Review Summary: The defining moment in Free's career, and the one album that would deem them an instantly recognizable band.4 of 4 thought this review was well written
“Fire and Water” is quite an apt title for Free's third and arguably most successful album. Firstly, it is closed by one of the band's most well known and instantly recognizable tracks, 'All right Now', and secondly-and more importantly-it is the only Free album to have ever been reissued in America. Free's third album was released after a mere two years of being together as a band, and in that time there had been quite a lot of extensive touring and two albums that seemed completely different from one another.
In contrast to the startlingly impressive debut “Tons of Sobs” and the mellower, somewhat quieter self-titled second release, “Fire and Water” almost seems to live up to its name, wherein no track sounds like any other. These 30+ minutes of precise songwriting and even more precise musicianship do indeed work towards an outstandingly good sound on the whole, and one that would finally deem Free as a successful band in the early 70's. Both the opening title track and 'Oh I wept' appear to be mid paced all the way through, but before you shake your head in disappointment as a result of expecting something a little faster and livelier, Kosoff's well executed guitar picking and Andy Fraser's driving bass rhythm each give more action to the general sound of each song. It also seems that with each and every song, the musicianship does indeed get gradually faster and more prominent, from the relaxing, laid back nature of the title track and 'Oh I wept' to the the eventual, almost out-of-control instrumentation that ends both 'Mr. Big' and the band's defining song, 'All right now'.
The structure here does appear to be more thought out than ever before, but what is more noticeable is the nature of the lyrical content, which this time round appears a little more personal than usual. In particular Rodgers comes across as a man just taking his sweet time with his own life, harmonizing that “I take my seat on the train and let the sun come melt my pain/Come tomorrow I'll be far away in the sunshine of another day”, whereas on the lighter, somewhat folkier nature of 'Remember', he reminisces that “In the summer days we were lazy/And sometimes the heat would drive us all crazy”. These lyrics alone give off a realistic image of what it is truly like to tour in the summer, and the various enjoyments that can be obtained from it. Free therefore sound like they are having fun as a band on “Fire and Water”, taking their time with each song so as not to be too inconsistent with their sound or indeed not fall prey to too much repetition.
The instrumentation here, as hinted at before with Kosoff and Fraser, is equally as impressive as the general sound itself. The usual drum rhythms and bass lines are prominent, but this time round each instrument appears to shine fully and make itself useful in an appropriately big enough way, as opposed to merely existing in the background. On 'Heavy Load' and 'Mr.Big' we hear a much louder and arguably heavier guitar sound than on the album's first three tracks, thus giving the album more of a Hard Rock influence as opposed to the first two Free albums, which largely depended on Blues. The solos themselves are very carefully placed, and never seem to take away from any of the songs' structures or make the songs go on for longer than they should. The guitar solos are somewhat controlled and clearly played with a lot of technique, and even towards the end of 'Mr.Big' Fraser uses the remaining time to his advantage and closes the song in a somewhat funky fashion, the bass almost sounding like a voice itself. Fraser also uses various piano interludes throughout the album, as on free's other two records, yet it is only on 'All right now' when, alongside the other instruments, it features an ecstatic solo that makes the song a much more interesting one than ever before. 'All right now' also has one of the very rare moments where each and every instrument collides together, and gives off the impression that the band had recorded this in one, perfect take.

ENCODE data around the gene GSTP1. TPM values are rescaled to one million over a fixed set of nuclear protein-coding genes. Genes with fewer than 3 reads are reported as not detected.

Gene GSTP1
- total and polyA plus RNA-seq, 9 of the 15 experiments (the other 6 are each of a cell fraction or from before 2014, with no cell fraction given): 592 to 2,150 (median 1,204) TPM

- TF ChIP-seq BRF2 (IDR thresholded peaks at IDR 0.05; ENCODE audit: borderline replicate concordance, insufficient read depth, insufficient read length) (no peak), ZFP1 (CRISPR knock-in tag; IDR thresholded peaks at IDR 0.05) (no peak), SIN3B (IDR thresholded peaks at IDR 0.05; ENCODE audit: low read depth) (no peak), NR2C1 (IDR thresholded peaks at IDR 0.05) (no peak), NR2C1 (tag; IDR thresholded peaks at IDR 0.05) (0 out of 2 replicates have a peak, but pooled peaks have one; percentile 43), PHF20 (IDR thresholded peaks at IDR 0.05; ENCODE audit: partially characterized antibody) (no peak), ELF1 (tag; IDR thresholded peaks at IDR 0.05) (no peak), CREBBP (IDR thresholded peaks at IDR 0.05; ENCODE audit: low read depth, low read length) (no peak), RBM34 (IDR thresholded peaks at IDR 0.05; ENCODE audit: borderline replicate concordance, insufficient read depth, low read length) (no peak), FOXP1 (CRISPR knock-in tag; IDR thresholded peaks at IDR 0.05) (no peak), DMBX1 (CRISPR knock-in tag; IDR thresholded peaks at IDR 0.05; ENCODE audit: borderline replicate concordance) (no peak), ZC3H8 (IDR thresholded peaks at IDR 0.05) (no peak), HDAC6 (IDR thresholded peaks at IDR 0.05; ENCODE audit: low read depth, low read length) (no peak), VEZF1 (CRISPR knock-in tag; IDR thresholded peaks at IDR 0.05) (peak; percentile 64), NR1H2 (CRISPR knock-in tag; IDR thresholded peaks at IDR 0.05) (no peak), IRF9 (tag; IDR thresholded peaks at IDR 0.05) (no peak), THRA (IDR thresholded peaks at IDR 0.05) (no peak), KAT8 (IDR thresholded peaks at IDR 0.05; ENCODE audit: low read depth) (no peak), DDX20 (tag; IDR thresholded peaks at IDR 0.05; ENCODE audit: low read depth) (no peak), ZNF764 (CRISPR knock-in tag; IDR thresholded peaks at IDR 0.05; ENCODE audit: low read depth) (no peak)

At a mere 36 minutes however, the album feels like it goes much quicker than you thought it would, and even though it is roughly the same time length as Free's self titled album, it still manages to be quite short and at times even a little too soft. But this is merely something that serves as a disadvantage to some, and an instant highlight to others, for “Fire and Water” really does come across as an album of fun, enjoyment and a collision of four very talented musicians. Unfortunately, the band had only released three more albums after this, and not one of them would reach the quality found on “Tons of Sobs” or this one, and consequently, after a mere five years of being together, Free would finally split up. Nonetheless, these five years would see them sell a total of 20 million records, a stunning live performance at the 1970 Isle of Wight Festival and even play over 700 arenas. Sometimes the bands that last for a short term are the ones that truly succeed in the long term.